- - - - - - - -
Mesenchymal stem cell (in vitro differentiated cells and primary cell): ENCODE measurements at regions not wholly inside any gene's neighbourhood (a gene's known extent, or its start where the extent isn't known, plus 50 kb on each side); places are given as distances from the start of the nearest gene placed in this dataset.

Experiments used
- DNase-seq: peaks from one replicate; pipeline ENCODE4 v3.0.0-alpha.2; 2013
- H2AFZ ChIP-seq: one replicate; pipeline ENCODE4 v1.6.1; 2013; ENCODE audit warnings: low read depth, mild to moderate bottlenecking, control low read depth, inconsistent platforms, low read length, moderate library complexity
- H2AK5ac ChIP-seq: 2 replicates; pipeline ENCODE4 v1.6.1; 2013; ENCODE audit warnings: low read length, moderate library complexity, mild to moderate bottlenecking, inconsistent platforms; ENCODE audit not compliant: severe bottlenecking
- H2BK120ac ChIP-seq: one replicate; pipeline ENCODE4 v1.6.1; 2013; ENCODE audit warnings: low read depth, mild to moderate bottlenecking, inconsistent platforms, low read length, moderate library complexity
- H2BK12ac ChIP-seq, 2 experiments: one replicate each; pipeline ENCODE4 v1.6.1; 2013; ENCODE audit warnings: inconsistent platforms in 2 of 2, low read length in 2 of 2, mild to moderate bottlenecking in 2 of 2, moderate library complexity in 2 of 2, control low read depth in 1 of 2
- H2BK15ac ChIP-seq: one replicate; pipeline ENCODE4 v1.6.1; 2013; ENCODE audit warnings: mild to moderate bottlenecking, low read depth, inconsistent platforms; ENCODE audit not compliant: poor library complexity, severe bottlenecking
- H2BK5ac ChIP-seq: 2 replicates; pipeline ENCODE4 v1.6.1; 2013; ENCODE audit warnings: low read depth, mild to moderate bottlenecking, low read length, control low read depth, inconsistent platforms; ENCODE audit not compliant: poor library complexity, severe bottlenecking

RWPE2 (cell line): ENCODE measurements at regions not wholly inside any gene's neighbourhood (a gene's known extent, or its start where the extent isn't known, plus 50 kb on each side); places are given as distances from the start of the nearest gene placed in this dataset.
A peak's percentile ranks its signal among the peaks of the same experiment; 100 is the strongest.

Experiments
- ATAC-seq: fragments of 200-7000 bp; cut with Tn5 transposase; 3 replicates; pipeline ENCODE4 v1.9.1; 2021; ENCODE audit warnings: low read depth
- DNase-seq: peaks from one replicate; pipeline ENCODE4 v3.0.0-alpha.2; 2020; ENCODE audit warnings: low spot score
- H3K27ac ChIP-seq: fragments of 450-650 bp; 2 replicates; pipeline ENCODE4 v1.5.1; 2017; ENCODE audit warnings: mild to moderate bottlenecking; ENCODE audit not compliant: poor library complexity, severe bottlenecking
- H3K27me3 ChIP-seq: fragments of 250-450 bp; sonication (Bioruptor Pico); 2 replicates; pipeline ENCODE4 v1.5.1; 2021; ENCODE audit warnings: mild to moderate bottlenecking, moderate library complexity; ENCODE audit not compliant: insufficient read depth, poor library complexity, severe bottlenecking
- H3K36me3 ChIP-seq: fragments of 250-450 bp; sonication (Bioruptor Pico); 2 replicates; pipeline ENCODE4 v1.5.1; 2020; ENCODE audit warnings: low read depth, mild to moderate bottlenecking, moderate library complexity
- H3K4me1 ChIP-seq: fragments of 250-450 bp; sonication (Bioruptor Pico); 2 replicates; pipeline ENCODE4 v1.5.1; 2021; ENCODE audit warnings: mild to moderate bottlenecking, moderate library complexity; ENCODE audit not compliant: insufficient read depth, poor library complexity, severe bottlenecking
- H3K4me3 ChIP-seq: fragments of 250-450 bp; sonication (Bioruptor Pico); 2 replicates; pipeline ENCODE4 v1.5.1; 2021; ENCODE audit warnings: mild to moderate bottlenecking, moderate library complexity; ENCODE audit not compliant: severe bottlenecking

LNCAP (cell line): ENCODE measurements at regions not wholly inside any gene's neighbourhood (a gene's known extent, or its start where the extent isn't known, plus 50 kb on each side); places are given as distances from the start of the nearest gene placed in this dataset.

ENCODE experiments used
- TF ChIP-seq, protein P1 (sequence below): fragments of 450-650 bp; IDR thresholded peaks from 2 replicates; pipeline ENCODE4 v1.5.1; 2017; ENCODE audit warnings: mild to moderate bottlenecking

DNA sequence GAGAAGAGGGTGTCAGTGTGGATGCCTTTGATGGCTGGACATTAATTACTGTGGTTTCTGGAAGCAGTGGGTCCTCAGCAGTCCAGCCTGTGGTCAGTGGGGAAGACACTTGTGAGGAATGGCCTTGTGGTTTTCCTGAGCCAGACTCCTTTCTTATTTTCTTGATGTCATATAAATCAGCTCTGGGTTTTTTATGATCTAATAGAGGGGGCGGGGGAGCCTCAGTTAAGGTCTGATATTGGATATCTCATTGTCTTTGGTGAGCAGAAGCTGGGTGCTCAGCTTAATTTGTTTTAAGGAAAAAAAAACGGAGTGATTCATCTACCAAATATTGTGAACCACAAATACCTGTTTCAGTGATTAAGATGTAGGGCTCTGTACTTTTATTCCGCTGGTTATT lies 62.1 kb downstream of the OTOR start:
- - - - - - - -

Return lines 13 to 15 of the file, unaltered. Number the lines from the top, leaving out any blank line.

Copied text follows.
- ATAC-seq: fragments of 200-7000 bp; cut with Tn5 transposase; 3 replicates; pipeline ENCODE4 v1.9.1; 2021; ENCODE audit warnings: low read depth
- DNase-seq: peaks from one replicate; pipeline ENCODE4 v3.0.0-alpha.2; 2020; ENCODE audit warnings: low spot score
- H3K27ac ChIP-seq: fragments of 450-650 bp; 2 replicates; pipeline ENCODE4 v1.5.1; 2017; ENCODE audit warnings: mild to moderate bottlenecking; ENCODE audit not compliant: poor library complexity, severe bottlenecking